Editor’s Note: Editor’s Note: David A. Andelman, visiting scholar at the Center on National Security at Fordham Law School and director of its Red Lines Project, is a contributor to CNN where his columns won the Deadline Club Award for Best Opinion Writing. Author of “A Shattered Peace: Versailles 1919 and the Price We Pay Today,” he was formerly a foreign correspondent for The New York Times and CBS News in Asia and Europe, where he learned to love coquilles Saint-Jacques. Follow him on Twitter @DavidAndelman. The views expressed in this commentary are his own; view more opinion at CNN.
Forget territorial waters: Welcome to the Scallop Wars.
How often have I sat in a charming French inn, way out on the rocks of Normandy, and scarfed down a plate full of these delectable bivalve mollusks, sautéed to a golden brown?
And now, sacre bleu, those British fishermen not only want to take themselves out of the European Union, but take French scallops along with them?
Well, that’s the long and short of what’s turning, depending on which side of the Channel you find yourself, into a war of scallops – or coquilles Saint-Jacques.
To simplify it – if anything involving British and French fishermen can be truly simplified – it’s a matter of just whose fishing boats can take more of these delectable items out of the sea and on to dinner tables.
It’s probably pretty clear which side I come down on in this battle. I can see the British point of view. But let’s face it: someone is sticking their nets in places where they shouldn’t be.
Most of the fishing for scallops actually takes place beyond the 12-mile limit where International waters begin. Still, the most fecund scallop beds are located in a region known as the Baie de Seine.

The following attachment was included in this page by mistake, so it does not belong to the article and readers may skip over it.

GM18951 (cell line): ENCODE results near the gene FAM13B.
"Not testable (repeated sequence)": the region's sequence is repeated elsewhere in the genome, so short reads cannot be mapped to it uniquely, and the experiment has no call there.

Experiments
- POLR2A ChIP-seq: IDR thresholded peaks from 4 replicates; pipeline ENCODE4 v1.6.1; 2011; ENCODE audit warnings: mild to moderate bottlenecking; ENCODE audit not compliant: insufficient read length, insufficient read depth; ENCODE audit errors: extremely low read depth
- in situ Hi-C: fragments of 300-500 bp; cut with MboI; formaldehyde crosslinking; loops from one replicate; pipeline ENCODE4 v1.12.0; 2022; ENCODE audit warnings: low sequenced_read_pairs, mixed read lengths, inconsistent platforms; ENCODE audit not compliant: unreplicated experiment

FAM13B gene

This name alone ought to pretty much tell you who these waters – or at least the scallops that feed off the effluent – should belong to.
Still, the French fishermen have been quite chivalrous in allowing their British counterparts to troll there. Until now.
The French have long believed, quite rightly in my view, that the Brits have a big advantage since French maritime authorities don’t let scallop fishing begin for their countrymen until October – to preserve the stock and allow them to repopulate in peace.
But the Brits have no such constraints. They go where they want, when they want.
And they bring in their large factory ships from as far as Scotland to take what they please, within the quite liberal – the French would say overly liberal – EU quotas.
That’s where the most recent battle took place.
A half dozen mammoth British ships and some 35 tiny French boats, descended on the interlopers from the likes of Port-en-Bessin, Courseilles, Ouistreham, Trouville, Honfleur and Le Havre, buzzing around, throwing smoke bombs, even ramming the British behemoths.
Dimitri Rogoff, head of the Norman fishermen’s committee told the British Guardian newspaper that “we don’t want to stop them from fishing, but they could at least wait until Oct. 1 so that we can share.” Sounds sporting, non?
Well it would, except then there’s Brexit that’s lurking in the shadows. The Common Fisheries Policy should govern boats from all the EU member states – regulating quotas and a whole lot of other issues that are dear to the hearts of scallop fishers.
Now, with Britain on the way out of the EU, though, the French fear for their scallops will not be a red herring by any definition of the term. And as far as I’m concerned, we’re certainly not talking herring here.
So just how much is really at stake and who should give in? Well, the stakes are big enough to have made it the floor of the French parliament.
Sébastien Jumel, a member of what’s left of the French Communist Party, mayor of the town of Dieppe and member of Parliament, rose on the floor on Wednesday and demanded passionately that the Macron government “urgently seek the adoption of rules common to all French and foreign professionals who practice fishing for scallops. Our French fishermen use artisanal fishing methods to respect resources. But they are increasingly confronted with fishing vessels flying the English flag, some of which are more than 100 feet, and which are practicing massive and irresponsible industrial fishing, dangerously eroding the resources of the sea.”
My only hope is that when I return to Paris at the end of September, the Brits will have left enough coquilles Saint-Jacques for me to feast on so that I do not have to take the Chunnel to London for a scallop dinner.